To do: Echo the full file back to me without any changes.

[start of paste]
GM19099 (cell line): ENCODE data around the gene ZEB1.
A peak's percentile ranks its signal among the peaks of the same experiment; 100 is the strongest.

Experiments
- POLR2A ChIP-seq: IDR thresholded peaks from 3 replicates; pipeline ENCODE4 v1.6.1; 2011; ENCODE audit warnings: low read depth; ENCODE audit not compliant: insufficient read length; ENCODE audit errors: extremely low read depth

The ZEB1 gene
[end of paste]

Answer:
GM19099 (cell line): ENCODE data around the gene ZEB1.
A peak's percentile ranks its signal among the peaks of the same experiment; 100 is the strongest.

Experiments
- POLR2A ChIP-seq: IDR thresholded peaks from 3 replicates; pipeline ENCODE4 v1.6.1; 2011; ENCODE audit warnings: low read depth; ENCODE audit not compliant: insufficient read length; ENCODE audit errors: extremely low read depth

The ZEB1 gene